The Last Pagans of Rome

The Last Pagans of Rome

The Last Pagans of Rome

The Last Pagans of Rome

Synopsis

Rufinus' vivid account of the battle between the Eastern Emperor Theodosius and the Western usurper Eugenius by the River Frigidus in 394 represents it as the final confrontation between paganism and Christianity. It is indeed widely believed that a largely pagan aristocracy remained a powerful and active force well into the fifth century, sponsoring pagan literary circles, patronage of the classics, and propaganda for the old cults in art and literature. The main focus of much modern scholarship on the end of paganism in the West has been on its supposed stubborn resistance to Christianity. The dismantling of this romantic myth is one of the main goals of Alan Cameron's book. Actually, the book argues, Western paganism petered out much earlier and more rapidly than hitherto assumed. The subject of this book is not the conversion of the last pagans but rather the duration, nature, and consequences of their survival. By re-examining the abundant textual evidence, both Christian (Ambrose, Augustine, Jerome, Paulinus, Prudentius) and "pagan" (Claudian, Macrobius, and Ammianus Marcellinus), as well as the visual evidence (ivory diptychs, illuminated manuscripts, silverware), Cameron shows that most of the activities and artifacts previously identified as hallmarks of a pagan revival were in fact just as important to the life of cultivated Christians. Far from being a subversive activity designed to rally pagans, the acceptance of classical literature, learning, and art by most elite Christiansmay actually have helped the last reluctant pagans to finally abandon the old cults and adopt Christianity. The culmination of decades of research, The Last Pagans of Rome will overturn many long-held assumptions about pagan and Christian culture in the late antique West.

Excerpt

The ruin of paganism, in the age of Theodosius, is perhaps the only example
of the total extirpation of any ancient and popular superstition; and may
therefore deserve to be considered, as a singular event in the history of the
human mind

—Gibbon, Decline and Fall of the Roman Empire, Ch. xviii

The last pagans of my title are the nobles of late fourth-century Rome. Although they spent their days moving between their grand Roman mansions and a variety of suburban villas, the oldest families owned estates all over Italy, North Africa, and many other parts of the empire, thus controlling the lives of hundreds of thousands. In the region of Hippo, according to Augustine, people said that if one particular noble converted, “no pagans would be left” Sermons of the age constantly exhort landowners to destroy pagan shrines on their land (Conclusion). Prudentius singled out for special mention the first noble families to convert to the new faith (Ch. 5. 2). Biographies of the ascetic saints of the age always stress the rank and wealth repudiated by their heroes, from the younger Melania to Honoratus of Arles. While insisting that it was of no importance, Jerome fantasized that his aristocratic groupies were descended from Camillus and the Scipios.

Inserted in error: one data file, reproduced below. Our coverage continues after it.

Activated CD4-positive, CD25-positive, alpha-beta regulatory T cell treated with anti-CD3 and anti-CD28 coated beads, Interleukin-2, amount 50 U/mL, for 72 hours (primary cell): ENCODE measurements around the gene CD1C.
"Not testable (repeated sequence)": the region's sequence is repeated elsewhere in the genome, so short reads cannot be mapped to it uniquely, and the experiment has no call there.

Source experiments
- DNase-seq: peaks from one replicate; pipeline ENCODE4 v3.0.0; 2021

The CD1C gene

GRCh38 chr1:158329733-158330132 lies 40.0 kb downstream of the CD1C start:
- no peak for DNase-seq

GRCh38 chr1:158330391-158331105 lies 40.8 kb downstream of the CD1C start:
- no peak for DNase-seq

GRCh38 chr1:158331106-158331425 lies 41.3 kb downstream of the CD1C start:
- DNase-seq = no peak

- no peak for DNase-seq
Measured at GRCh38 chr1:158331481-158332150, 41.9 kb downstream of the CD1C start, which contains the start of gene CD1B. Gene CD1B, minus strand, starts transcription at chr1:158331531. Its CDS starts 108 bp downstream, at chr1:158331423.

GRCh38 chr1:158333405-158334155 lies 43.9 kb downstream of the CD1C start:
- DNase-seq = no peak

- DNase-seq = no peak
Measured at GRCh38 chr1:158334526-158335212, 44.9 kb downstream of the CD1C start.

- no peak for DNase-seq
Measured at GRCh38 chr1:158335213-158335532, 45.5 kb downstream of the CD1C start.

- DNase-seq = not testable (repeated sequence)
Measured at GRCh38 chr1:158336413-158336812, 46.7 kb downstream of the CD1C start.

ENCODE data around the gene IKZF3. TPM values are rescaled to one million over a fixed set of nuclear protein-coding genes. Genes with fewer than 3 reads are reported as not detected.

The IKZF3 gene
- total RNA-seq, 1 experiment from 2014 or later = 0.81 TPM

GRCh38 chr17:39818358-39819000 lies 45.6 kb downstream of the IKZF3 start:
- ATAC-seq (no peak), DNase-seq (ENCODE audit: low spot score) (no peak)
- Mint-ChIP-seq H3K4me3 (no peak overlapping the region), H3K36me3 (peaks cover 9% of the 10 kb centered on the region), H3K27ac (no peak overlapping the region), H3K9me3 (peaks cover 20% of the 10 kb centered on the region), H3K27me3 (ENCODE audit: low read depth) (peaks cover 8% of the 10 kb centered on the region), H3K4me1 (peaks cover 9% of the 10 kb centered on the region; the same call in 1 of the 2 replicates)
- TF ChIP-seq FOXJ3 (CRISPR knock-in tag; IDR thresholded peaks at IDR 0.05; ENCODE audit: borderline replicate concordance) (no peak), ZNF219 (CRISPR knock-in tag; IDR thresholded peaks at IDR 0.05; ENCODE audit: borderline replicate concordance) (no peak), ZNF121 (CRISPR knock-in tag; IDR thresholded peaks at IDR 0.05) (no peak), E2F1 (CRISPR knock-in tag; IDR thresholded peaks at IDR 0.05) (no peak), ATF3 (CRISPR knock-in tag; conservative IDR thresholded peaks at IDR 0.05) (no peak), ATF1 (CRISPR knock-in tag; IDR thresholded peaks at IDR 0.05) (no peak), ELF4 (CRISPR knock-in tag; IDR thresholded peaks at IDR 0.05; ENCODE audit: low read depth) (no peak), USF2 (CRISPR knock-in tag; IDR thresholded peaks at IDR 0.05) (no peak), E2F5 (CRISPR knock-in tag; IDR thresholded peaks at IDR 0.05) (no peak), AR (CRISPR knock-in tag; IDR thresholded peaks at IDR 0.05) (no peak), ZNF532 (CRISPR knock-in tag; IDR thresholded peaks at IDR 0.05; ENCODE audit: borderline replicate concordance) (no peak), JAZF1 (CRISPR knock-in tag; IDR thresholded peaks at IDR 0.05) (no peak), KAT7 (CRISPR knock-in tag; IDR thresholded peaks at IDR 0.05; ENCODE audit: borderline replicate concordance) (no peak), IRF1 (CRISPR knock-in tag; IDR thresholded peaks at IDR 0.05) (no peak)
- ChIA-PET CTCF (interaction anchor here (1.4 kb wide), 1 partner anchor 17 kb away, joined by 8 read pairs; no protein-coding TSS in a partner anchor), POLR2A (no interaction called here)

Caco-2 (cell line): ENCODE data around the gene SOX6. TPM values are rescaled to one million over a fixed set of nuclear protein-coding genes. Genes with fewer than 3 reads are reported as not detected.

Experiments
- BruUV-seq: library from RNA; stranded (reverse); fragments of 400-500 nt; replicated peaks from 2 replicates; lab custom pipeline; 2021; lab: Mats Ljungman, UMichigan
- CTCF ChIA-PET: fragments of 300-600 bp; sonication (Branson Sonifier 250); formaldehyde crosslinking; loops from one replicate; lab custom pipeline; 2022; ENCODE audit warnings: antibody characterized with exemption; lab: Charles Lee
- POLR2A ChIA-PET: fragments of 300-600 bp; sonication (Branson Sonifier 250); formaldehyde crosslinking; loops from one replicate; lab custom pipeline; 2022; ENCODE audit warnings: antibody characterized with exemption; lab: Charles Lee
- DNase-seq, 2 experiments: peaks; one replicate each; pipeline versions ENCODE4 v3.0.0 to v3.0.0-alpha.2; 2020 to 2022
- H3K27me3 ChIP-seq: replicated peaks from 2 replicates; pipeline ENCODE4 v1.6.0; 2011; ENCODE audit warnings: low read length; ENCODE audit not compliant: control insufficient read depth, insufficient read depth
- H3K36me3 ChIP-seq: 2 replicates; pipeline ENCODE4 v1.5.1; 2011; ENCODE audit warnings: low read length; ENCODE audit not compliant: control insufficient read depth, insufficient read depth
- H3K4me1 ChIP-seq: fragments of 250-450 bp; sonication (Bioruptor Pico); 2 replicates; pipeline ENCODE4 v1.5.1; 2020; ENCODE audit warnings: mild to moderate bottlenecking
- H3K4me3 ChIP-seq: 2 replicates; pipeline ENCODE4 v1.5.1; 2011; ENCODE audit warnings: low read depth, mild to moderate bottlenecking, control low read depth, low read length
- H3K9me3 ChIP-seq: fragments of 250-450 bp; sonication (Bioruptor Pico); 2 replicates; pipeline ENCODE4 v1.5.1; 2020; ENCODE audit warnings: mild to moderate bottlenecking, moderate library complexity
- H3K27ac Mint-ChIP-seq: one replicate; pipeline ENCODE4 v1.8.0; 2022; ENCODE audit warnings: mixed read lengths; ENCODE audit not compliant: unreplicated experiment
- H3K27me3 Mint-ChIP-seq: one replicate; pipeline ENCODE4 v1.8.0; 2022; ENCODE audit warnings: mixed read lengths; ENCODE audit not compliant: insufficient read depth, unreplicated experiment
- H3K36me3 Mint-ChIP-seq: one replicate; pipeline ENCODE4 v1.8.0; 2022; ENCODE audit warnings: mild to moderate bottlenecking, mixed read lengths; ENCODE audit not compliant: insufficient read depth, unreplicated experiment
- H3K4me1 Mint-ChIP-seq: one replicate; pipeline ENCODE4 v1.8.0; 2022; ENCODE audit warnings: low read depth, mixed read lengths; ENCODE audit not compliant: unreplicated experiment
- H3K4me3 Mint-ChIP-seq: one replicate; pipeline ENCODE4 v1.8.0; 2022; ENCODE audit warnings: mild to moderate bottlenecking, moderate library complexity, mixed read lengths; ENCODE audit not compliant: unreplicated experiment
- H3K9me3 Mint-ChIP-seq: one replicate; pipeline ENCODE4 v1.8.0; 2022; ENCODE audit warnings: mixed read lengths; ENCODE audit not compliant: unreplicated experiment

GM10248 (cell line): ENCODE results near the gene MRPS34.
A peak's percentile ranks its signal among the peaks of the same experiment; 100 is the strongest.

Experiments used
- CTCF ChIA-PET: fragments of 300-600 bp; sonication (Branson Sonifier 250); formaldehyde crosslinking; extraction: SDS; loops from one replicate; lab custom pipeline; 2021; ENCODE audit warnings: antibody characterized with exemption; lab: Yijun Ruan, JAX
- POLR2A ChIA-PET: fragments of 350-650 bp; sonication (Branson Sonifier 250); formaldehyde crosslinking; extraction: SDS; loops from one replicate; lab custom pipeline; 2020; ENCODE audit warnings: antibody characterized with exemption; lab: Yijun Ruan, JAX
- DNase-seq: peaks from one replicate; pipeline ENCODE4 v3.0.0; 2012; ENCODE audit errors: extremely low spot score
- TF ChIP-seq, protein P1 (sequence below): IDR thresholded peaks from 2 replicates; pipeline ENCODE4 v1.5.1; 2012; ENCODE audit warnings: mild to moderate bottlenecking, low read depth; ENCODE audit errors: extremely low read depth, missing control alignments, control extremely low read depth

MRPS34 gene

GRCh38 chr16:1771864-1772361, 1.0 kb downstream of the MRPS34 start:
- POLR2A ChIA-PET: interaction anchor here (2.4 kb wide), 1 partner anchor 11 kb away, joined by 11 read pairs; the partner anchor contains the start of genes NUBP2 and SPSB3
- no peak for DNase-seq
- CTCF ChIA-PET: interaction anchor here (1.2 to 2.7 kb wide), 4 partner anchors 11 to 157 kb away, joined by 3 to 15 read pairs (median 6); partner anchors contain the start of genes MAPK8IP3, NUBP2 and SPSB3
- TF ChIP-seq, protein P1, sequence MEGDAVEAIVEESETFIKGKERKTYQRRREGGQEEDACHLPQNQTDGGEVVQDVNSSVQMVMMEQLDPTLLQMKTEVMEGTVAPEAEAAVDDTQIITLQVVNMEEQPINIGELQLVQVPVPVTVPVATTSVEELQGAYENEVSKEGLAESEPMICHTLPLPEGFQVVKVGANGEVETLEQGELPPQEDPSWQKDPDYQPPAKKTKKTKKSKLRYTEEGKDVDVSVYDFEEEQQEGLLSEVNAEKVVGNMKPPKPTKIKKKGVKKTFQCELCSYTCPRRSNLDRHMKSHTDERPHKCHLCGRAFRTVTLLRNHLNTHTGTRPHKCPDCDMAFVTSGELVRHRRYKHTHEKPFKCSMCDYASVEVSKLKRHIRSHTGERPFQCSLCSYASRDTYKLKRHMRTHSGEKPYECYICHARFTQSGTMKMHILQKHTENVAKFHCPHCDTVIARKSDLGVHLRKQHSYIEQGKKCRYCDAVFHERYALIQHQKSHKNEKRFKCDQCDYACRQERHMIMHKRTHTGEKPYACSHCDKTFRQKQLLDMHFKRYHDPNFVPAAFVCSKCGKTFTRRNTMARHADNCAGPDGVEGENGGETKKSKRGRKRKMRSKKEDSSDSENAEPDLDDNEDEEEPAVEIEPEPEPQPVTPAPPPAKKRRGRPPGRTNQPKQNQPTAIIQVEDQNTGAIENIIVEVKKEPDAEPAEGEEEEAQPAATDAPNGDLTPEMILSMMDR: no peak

We are reasonably sure that by ca. 450 there were few pagan nobles left. But there is very little reliable evidence about the earliest Christians in any given family, no statistics, and no conversion stories. Fortunately, my subject is not so much the conversion of the last pagans, as how long they survived and what they did to defend the old cults. It is widely believed that pagans remained in a majority in the aristocracy till at least the 380s, and continued to remain a powerful force well into the fifth century (Ch. 5). On this basis the main focus of much modern scholarship has been on their supposedly stubborn resistance to Christianity. Rather surprisingly, they have been transformed from the arrogant, philistine land-grabbers most of them were into fearless champions of senatorial privilege, literature lovers, and aficionados of classical (especially Greek) culture as well as the traditional cults. The dismantling of this romantic myth is one of the main goals of this book.

Search by... Author
Show... All Results Primary Sources Peer-reviewed

Oops!

An unknown error has occurred. Please click the button below to reload the page. If the problem persists, please try again in a little while.